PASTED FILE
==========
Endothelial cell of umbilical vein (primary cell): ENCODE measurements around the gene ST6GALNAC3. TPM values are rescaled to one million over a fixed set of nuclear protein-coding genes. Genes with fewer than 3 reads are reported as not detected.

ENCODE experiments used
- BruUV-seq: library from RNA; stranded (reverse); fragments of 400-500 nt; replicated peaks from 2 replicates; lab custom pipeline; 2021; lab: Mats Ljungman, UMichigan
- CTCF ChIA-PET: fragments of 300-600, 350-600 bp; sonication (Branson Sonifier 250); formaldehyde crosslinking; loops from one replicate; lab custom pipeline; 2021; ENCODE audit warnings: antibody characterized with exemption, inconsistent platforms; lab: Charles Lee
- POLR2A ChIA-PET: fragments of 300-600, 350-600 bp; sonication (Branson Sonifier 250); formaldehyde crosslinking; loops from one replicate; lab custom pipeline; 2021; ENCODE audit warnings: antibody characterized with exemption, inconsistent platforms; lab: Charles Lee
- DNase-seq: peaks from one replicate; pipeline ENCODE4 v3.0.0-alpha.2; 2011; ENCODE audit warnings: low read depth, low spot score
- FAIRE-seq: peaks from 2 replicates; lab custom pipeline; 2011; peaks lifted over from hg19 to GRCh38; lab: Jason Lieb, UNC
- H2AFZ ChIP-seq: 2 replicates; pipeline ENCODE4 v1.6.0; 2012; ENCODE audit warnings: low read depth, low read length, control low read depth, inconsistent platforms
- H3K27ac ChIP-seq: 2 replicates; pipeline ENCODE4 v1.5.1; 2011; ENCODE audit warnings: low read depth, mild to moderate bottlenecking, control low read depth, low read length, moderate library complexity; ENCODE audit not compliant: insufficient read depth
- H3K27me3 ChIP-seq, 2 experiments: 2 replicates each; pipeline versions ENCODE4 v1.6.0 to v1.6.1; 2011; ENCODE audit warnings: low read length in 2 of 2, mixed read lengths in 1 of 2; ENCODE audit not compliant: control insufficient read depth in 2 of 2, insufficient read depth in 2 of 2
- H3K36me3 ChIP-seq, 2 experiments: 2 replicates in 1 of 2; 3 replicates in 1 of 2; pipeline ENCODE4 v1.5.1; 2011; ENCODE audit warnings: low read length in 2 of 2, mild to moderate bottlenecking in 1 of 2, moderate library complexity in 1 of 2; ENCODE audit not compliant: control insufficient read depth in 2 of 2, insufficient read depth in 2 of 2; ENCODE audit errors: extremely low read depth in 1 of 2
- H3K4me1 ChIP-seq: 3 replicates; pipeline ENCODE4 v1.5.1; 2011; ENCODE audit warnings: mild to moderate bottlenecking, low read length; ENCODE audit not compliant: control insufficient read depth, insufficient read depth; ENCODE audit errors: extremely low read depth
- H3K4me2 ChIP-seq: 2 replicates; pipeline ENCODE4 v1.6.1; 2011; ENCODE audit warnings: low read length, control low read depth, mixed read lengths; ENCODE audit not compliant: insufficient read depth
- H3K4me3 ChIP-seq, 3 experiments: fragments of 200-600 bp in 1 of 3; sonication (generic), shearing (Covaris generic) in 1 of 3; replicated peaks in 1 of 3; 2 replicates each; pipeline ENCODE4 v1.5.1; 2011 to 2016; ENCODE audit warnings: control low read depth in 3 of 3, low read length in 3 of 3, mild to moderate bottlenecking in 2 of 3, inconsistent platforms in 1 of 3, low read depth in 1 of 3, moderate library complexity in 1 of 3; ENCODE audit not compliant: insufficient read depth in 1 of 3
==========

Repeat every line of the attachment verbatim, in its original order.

Endothelial cell of umbilical vein (primary cell): ENCODE measurements around the gene ST6GALNAC3. TPM values are rescaled to one million over a fixed set of nuclear protein-coding genes. Genes with fewer than 3 reads are reported as not detected.

ENCODE experiments used
- BruUV-seq: library from RNA; stranded (reverse); fragments of 400-500 nt; replicated peaks from 2 replicates; lab custom pipeline; 2021; lab: Mats Ljungman, UMichigan
- CTCF ChIA-PET: fragments of 300-600, 350-600 bp; sonication (Branson Sonifier 250); formaldehyde crosslinking; loops from one replicate; lab custom pipeline; 2021; ENCODE audit warnings: antibody characterized with exemption, inconsistent platforms; lab: Charles Lee
- POLR2A ChIA-PET: fragments of 300-600, 350-600 bp; sonication (Branson Sonifier 250); formaldehyde crosslinking; loops from one replicate; lab custom pipeline; 2021; ENCODE audit warnings: antibody characterized with exemption, inconsistent platforms; lab: Charles Lee
- DNase-seq: peaks from one replicate; pipeline ENCODE4 v3.0.0-alpha.2; 2011; ENCODE audit warnings: low read depth, low spot score
- FAIRE-seq: peaks from 2 replicates; lab custom pipeline; 2011; peaks lifted over from hg19 to GRCh38; lab: Jason Lieb, UNC
- H2AFZ ChIP-seq: 2 replicates; pipeline ENCODE4 v1.6.0; 2012; ENCODE audit warnings: low read depth, low read length, control low read depth, inconsistent platforms
- H3K27ac ChIP-seq: 2 replicates; pipeline ENCODE4 v1.5.1; 2011; ENCODE audit warnings: low read depth, mild to moderate bottlenecking, control low read depth, low read length, moderate library complexity; ENCODE audit not compliant: insufficient read depth
- H3K27me3 ChIP-seq, 2 experiments: 2 replicates each; pipeline versions ENCODE4 v1.6.0 to v1.6.1; 2011; ENCODE audit warnings: low read length in 2 of 2, mixed read lengths in 1 of 2; ENCODE audit not compliant: control insufficient read depth in 2 of 2, insufficient read depth in 2 of 2
- H3K36me3 ChIP-seq, 2 experiments: 2 replicates in 1 of 2; 3 replicates in 1 of 2; pipeline ENCODE4 v1.5.1; 2011; ENCODE audit warnings: low read length in 2 of 2, mild to moderate bottlenecking in 1 of 2, moderate library complexity in 1 of 2; ENCODE audit not compliant: control insufficient read depth in 2 of 2, insufficient read depth in 2 of 2; ENCODE audit errors: extremely low read depth in 1 of 2
- H3K4me1 ChIP-seq: 3 replicates; pipeline ENCODE4 v1.5.1; 2011; ENCODE audit warnings: mild to moderate bottlenecking, low read length; ENCODE audit not compliant: control insufficient read depth, insufficient read depth; ENCODE audit errors: extremely low read depth
- H3K4me2 ChIP-seq: 2 replicates; pipeline ENCODE4 v1.6.1; 2011; ENCODE audit warnings: low read length, control low read depth, mixed read lengths; ENCODE audit not compliant: insufficient read depth
- H3K4me3 ChIP-seq, 3 experiments: fragments of 200-600 bp in 1 of 3; sonication (generic), shearing (Covaris generic) in 1 of 3; replicated peaks in 1 of 3; 2 replicates each; pipeline ENCODE4 v1.5.1; 2011 to 2016; ENCODE audit warnings: control low read depth in 3 of 3, low read length in 3 of 3, mild to moderate bottlenecking in 2 of 3, inconsistent platforms in 1 of 3, low read depth in 1 of 3, moderate library complexity in 1 of 3; ENCODE audit not compliant: insufficient read depth in 1 of 3